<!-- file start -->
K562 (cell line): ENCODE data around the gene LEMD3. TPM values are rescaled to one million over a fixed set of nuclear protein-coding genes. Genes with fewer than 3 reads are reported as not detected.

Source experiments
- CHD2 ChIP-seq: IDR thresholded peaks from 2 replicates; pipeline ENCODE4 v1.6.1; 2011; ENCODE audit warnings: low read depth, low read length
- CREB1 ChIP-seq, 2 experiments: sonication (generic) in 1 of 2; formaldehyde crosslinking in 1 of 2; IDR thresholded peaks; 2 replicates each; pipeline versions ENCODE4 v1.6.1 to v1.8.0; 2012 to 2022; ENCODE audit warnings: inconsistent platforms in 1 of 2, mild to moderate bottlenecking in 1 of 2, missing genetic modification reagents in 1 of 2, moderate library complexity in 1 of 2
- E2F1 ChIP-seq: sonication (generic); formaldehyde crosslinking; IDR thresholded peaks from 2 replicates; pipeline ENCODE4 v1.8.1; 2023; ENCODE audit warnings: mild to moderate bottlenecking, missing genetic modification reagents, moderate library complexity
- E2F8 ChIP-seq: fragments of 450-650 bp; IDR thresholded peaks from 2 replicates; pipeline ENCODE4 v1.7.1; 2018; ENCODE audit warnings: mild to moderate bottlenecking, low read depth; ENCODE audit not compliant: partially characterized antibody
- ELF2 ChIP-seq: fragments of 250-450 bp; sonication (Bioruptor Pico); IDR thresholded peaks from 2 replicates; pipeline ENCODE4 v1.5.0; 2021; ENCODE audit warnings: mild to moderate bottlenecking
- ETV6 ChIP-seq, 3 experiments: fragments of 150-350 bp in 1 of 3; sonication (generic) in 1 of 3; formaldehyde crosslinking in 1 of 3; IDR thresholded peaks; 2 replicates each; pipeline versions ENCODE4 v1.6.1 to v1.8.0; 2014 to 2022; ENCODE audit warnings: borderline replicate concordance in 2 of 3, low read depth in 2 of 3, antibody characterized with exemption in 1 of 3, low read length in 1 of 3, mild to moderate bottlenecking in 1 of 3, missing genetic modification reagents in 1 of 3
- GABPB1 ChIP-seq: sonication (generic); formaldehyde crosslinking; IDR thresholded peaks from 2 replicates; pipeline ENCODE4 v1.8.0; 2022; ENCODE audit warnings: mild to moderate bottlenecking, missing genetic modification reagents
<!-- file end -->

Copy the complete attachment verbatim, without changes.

K562 (cell line): ENCODE data around the gene LEMD3. TPM values are rescaled to one million over a fixed set of nuclear protein-coding genes. Genes with fewer than 3 reads are reported as not detected.

Source experiments
- CHD2 ChIP-seq: IDR thresholded peaks from 2 replicates; pipeline ENCODE4 v1.6.1; 2011; ENCODE audit warnings: low read depth, low read length
- CREB1 ChIP-seq, 2 experiments: sonication (generic) in 1 of 2; formaldehyde crosslinking in 1 of 2; IDR thresholded peaks; 2 replicates each; pipeline versions ENCODE4 v1.6.1 to v1.8.0; 2012 to 2022; ENCODE audit warnings: inconsistent platforms in 1 of 2, mild to moderate bottlenecking in 1 of 2, missing genetic modification reagents in 1 of 2, moderate library complexity in 1 of 2
- E2F1 ChIP-seq: sonication (generic); formaldehyde crosslinking; IDR thresholded peaks from 2 replicates; pipeline ENCODE4 v1.8.1; 2023; ENCODE audit warnings: mild to moderate bottlenecking, missing genetic modification reagents, moderate library complexity
- E2F8 ChIP-seq: fragments of 450-650 bp; IDR thresholded peaks from 2 replicates; pipeline ENCODE4 v1.7.1; 2018; ENCODE audit warnings: mild to moderate bottlenecking, low read depth; ENCODE audit not compliant: partially characterized antibody
- ELF2 ChIP-seq: fragments of 250-450 bp; sonication (Bioruptor Pico); IDR thresholded peaks from 2 replicates; pipeline ENCODE4 v1.5.0; 2021; ENCODE audit warnings: mild to moderate bottlenecking
- ETV6 ChIP-seq, 3 experiments: fragments of 150-350 bp in 1 of 3; sonication (generic) in 1 of 3; formaldehyde crosslinking in 1 of 3; IDR thresholded peaks; 2 replicates each; pipeline versions ENCODE4 v1.6.1 to v1.8.0; 2014 to 2022; ENCODE audit warnings: borderline replicate concordance in 2 of 3, low read depth in 2 of 3, antibody characterized with exemption in 1 of 3, low read length in 1 of 3, mild to moderate bottlenecking in 1 of 3, missing genetic modification reagents in 1 of 3
- GABPB1 ChIP-seq: sonication (generic); formaldehyde crosslinking; IDR thresholded peaks from 2 replicates; pipeline ENCODE4 v1.8.0; 2022; ENCODE audit warnings: mild to moderate bottlenecking, missing genetic modification reagents